If the cut happens (also presuming I’m dead), my wife’s $42K will become $35K where taking my age 66 distribution would drop her to about $24K. I consider this income stream as insurance anyway, but it deserves a clear understanding of how the parts work.
I engaged in a couple side businesses that generated K-1’s. They added to my LT cap loss, Not a fan, but YMMV.
This is something I didn’t do in a formal way and I wish I had. I was making plenty of money, saving plenty of money, and had a thumbnail idea of where everything was going, but I wish I had a formal idea. As you save for retirement, the most important dollar you ever save is your first one. It has the longest time to multiply.
Understanding formally where the dough is going I think captures enough extra return to make it a separate asset class. That dollar you put in 10 years into your career has far less impact on your FI. Today, I use Mint.com to track expenses, and I charge nearly everything on a FIDO card and pay it off every month. I get actual cash back and a very good annotated spreadsheet of where the dough goes. The few things I need to write a check for also get swept into Mint for a near perfect day-to-day, month-to-month snapshot of my expenses. Personal Capital monitors my assets.
Fixed Cost Saving
I see many trying to include “extravagances” into their monthly post FIRE cash flow. I have nothing against “extravagances” — what the heck it’s your money to spend like you want — but I don’t think it belongs in the cash flow when doing the analysis. I think it belongs as separate line items and funded as separate line items.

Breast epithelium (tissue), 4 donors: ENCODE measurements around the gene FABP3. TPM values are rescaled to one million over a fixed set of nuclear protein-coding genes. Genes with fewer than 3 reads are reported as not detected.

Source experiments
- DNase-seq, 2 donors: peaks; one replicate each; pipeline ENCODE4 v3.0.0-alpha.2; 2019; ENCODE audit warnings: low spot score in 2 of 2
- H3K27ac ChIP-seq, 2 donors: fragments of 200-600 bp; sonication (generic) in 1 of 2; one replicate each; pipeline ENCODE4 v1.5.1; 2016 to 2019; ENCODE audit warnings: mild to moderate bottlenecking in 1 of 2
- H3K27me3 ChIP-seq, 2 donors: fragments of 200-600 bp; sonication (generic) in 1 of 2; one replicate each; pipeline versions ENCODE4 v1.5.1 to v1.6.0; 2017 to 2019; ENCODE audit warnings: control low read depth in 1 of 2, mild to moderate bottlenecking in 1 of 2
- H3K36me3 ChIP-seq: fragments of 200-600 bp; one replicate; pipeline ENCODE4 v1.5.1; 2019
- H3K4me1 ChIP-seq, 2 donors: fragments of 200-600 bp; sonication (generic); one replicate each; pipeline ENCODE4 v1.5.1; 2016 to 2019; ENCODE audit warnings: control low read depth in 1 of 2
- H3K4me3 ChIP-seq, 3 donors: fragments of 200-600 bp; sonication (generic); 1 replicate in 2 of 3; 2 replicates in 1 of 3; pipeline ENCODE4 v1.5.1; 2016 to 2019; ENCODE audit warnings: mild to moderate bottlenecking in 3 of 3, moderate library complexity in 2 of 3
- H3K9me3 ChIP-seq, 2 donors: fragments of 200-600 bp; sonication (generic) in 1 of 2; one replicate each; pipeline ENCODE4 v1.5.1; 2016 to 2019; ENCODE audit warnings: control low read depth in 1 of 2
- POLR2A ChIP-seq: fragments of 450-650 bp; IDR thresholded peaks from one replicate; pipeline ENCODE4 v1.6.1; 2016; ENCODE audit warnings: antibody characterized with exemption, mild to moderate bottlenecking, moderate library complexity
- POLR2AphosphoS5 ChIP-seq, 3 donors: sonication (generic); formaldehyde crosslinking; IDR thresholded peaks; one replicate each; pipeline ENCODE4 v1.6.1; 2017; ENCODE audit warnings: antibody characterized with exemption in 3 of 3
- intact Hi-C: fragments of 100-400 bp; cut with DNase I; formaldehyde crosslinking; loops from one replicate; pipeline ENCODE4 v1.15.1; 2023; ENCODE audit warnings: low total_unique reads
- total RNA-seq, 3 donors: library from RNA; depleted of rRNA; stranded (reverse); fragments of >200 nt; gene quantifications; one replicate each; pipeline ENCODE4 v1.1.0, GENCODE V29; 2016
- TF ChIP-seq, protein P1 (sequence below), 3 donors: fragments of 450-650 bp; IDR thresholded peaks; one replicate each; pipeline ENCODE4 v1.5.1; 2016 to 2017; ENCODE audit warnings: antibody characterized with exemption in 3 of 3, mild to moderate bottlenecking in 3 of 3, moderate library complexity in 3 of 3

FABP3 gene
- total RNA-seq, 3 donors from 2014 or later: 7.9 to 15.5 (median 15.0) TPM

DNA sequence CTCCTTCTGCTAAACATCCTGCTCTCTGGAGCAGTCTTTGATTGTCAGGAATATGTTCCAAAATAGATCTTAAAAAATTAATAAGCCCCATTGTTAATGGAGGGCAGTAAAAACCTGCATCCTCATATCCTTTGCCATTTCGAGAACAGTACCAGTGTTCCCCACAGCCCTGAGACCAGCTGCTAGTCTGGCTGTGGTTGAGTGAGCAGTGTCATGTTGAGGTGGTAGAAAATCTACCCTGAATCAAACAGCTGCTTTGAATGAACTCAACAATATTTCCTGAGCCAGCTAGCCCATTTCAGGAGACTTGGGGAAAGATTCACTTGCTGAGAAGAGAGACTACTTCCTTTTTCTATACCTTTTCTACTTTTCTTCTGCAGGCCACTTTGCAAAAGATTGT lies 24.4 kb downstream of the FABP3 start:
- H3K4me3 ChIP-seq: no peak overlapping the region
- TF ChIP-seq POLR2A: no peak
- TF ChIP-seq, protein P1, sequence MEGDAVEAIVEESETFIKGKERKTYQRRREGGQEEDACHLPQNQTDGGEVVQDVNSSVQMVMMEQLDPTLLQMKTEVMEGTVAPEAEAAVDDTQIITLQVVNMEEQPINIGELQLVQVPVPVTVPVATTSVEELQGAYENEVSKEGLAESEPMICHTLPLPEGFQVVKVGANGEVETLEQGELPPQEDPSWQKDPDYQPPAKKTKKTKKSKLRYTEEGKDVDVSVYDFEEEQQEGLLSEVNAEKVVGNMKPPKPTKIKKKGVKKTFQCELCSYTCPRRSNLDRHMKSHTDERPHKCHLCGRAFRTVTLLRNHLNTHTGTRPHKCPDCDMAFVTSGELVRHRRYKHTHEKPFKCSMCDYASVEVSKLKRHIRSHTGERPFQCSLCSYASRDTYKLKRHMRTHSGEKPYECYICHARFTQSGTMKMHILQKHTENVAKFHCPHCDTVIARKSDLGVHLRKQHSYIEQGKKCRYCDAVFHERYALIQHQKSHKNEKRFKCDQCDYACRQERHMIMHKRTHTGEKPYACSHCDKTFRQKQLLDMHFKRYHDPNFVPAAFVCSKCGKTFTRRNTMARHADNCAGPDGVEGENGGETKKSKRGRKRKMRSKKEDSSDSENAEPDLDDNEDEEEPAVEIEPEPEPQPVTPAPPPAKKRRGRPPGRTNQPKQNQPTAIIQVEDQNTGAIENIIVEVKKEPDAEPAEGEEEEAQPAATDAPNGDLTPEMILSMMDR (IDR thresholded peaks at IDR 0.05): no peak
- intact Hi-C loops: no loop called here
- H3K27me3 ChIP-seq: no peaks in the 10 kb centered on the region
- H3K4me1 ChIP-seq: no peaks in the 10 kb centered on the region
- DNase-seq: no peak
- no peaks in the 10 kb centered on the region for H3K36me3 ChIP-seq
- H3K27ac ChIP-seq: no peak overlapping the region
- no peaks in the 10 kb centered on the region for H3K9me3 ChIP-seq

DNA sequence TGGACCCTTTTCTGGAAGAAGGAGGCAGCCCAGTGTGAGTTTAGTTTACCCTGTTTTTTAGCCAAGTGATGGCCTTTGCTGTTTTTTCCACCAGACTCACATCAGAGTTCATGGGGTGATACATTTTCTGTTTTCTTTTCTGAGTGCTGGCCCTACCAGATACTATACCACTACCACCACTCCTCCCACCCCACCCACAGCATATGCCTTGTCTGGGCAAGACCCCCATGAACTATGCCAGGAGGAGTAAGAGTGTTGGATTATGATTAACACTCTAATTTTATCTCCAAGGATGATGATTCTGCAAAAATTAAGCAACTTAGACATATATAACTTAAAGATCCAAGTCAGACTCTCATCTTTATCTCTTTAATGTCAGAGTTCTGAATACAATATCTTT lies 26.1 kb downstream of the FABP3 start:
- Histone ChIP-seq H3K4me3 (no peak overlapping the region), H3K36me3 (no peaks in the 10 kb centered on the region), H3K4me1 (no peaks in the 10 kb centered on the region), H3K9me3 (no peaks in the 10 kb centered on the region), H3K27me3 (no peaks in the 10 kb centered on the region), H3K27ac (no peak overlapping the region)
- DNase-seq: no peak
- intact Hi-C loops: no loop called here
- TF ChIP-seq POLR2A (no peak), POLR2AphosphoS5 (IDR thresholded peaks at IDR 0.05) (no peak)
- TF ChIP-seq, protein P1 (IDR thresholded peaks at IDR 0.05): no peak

If you want to take five big trips in the first 20 years of retirement just fund each one as a line item. I think it removes uncertainty in the budget and you may decide to work another couple years to fund your extravagance.
This is an interesting one. My portfolio was allocated in the typical funds(foreign, US, large cap, small cap, etc…) as well as commodities, REIT, Bonds, Alternative, and low volatility funds (think SPLV) during the 2008 crash.
Before the crash, I had moved my money from retail funds to Phil Demuth’s management. That gave me access to very low cost commercial quality funds as used by pension fund managers, etc… These funds have slightly different tuning compared to the retail product.
In the crash, SPY (S&P 500) went down about 45% which meant it had to make 81% to get back to zero. That took till about 2013. My portfolio was less volatile due to its diversity. It fell by 38% even though it was aggressively stocks, and it got back to even in 2011, two full years before SPY recovered. By 2013 I was 18% ahead of SPY. Since I fell 38% I only needed to make 61% to be made whole.
Before I went into medicine, I was trading commodities on the side in Chicago and I got used to the concept of leverage. If you understand it, you can add it to your mix in the form of loans to improve your position. For example, if I had student loans and a home and a stable job picture, I would strongly consider taking out a home equity line to pay off the loans and write off the interest. Just an example.
Time value of money versus Money value of time
This is what caused me to retire the second time. In my practice life, I wound up being the practice owner of a group at a hospital that was deteriorating and foundering in debt. It became impossible to practice there anymore, so our partnership left.
At some point, the practice became too corporate and I realized I had already made all the money, and a little dab more (even a big dab) wouldn’t make any difference so I FIRE’d again. I had achieved true financial freedom, both economically and psychologically.
Accumulation versus Distribution
I mention this as an asset class since distributions are not the same as accumulation. It’s worth the time understanding all the moving parts. What you have to spend is what’s left over after everyone else gets their mits on your dough. I recently got on Medicare and came to find out I get to pay double for part B since I made too much money in 2015. HUH?? Sing me another round about how the wealthy get all the breaks.